So we would start a small guesthouse. Then the child needed to have a name. A lot of the small hotels or guesthouses in Bali are called “ Villa So-and-So” where “So-and-So” has to be replaced by some exotic name.
“Villa Hibiscus”, “Villa Cempaka”, “Villa Mahayani”, … So we could hardly call our little paradise “Misty Cliffs” or “Summer Willows”.
We needed something oriental and a tad mysterious. We have two, one hundred and fifty years old, frangipani trees in the garden. We therefore initially were considering “Villa Frangipani”. My wife liked that name. The name reminded me strongly of the frangipane cake of my youth. So no, not “Villa Frangipani. At the left side, after entering the gate we have a cloves tree. Cloves in Bahasa Indonesia is "Cengkeh" and it is one of the typical Moluccan spices. How about "Villa Cengkeh"? We imagined how this name would ne massacred by the different language groups and left this idea for what it was.
It should not only be a name with a high Multatuli content, but also one that everybody would pronounce more or less in the same way. Back to the drawing board. “Our house” in the dialect of Allang is “Luma Ité”. “Villa Luma Ité”? We thought it would be a nice idea to have a link to the Moluccan roots of my wife. I was not convinced and continued surfing to look for the ultimate name. One of the most well known and most exclusive places in Bali is the "Amandari Hotel". It is where Rod Stewart married for the Xth time and Trina, one of the masseuses has pampered the Beckhams, Demi Moore, David Copperfield and Jimmy Carter.
The step from Amandari to Sabandari was small and obvious. My wife’s family name is Sabandar. I immediately liked it and learned to always respect inspirations with a gut feeling. It had an oriental ring to it, was easy to pronounce and had a link with the Moluccan islands. The sound affinity with he Amandari was a lucky coincidence. At the beginning, Saar found it a little odd but she soon changed her mind. The Sabandars are notorious for their vanity but in a pleasant way. The “Sabandar” name is very old and means something like “harbor master”; you recognize “Shah”, meaning king or master and “Bandar” which signifies harbor in Bahasa Indonesia, Malay and Persian.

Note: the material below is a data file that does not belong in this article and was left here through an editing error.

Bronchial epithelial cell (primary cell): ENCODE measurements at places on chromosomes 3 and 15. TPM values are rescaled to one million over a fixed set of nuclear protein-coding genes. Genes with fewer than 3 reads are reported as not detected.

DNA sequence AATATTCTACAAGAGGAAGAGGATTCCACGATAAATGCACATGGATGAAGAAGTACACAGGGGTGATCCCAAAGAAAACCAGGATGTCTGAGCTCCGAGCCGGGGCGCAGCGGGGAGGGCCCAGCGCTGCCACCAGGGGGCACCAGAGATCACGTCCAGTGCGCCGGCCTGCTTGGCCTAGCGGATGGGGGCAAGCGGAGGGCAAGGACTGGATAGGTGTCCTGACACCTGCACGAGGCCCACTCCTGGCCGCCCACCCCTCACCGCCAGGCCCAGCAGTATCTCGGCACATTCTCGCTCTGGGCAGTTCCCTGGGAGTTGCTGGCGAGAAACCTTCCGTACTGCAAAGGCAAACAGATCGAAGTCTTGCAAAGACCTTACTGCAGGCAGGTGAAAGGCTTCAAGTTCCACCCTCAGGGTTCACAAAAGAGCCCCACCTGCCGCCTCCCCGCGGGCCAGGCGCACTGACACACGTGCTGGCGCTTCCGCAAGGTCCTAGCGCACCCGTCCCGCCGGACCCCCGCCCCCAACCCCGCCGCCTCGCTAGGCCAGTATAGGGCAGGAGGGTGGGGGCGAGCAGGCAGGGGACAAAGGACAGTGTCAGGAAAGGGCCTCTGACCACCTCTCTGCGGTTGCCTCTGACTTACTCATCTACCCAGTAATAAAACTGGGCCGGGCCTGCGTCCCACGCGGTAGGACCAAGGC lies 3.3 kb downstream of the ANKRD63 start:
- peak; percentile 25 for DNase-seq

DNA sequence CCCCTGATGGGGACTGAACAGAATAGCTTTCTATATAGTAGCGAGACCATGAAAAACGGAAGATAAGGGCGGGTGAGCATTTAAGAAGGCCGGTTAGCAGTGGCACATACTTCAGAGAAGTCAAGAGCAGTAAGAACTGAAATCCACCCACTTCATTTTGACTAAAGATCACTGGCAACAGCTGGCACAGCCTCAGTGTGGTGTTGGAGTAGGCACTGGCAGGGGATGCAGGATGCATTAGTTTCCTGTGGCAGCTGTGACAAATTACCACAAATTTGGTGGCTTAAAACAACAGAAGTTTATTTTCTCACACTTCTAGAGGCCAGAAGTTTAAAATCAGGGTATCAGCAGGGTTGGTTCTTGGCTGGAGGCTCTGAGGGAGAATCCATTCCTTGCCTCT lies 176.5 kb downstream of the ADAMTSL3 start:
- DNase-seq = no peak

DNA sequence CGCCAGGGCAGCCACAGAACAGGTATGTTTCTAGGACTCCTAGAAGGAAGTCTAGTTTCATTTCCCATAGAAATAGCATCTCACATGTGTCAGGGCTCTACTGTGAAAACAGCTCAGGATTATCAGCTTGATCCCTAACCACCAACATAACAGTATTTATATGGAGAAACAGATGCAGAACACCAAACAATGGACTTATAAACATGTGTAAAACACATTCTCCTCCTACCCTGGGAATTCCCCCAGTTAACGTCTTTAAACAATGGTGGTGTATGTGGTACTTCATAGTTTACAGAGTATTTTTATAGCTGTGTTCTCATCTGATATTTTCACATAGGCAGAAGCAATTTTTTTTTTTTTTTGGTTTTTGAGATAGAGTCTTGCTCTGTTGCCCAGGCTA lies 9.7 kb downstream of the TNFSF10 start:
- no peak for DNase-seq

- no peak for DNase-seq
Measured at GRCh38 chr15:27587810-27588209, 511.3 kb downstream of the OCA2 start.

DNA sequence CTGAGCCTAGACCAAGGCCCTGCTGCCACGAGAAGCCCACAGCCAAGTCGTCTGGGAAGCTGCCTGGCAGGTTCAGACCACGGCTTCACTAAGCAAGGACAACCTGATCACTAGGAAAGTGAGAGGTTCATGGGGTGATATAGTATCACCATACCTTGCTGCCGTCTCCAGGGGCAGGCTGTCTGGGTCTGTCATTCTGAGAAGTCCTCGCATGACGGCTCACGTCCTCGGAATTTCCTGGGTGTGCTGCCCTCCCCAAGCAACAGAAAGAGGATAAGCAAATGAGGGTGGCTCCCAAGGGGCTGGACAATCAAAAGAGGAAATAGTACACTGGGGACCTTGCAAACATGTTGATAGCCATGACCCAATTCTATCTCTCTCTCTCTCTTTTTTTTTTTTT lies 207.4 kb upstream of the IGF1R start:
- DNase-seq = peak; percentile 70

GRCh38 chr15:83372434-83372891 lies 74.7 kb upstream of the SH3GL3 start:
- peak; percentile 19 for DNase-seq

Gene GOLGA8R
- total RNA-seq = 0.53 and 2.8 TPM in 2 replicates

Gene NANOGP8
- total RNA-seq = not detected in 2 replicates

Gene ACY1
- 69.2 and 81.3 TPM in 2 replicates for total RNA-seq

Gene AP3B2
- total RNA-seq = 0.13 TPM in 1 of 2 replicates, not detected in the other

The child had a name.
" In this disposition of mind towards us, they had come to a determination to seize our house, and to send all our people prisoners to the top of a high rock, the consent only of the sabandar being a-wanting for taking possession of our goods, though some even began to take our goods forcibly.
On the arrival of the sabandar, Mr. Spalding waited upon him, and remonstrated upon the unjust conduct of the islanders in taking away our goods, craving his protection. The sabandar then said, that the islanders were resolved we should not do as the Hollanders had done, and were therefore resolved to make all the English prisoners; for the ship was gone, and our intentions seemed bad towards them."
From "Fourth Voyage of the English East India Company, in 1608, by Captain Alexander Sharpey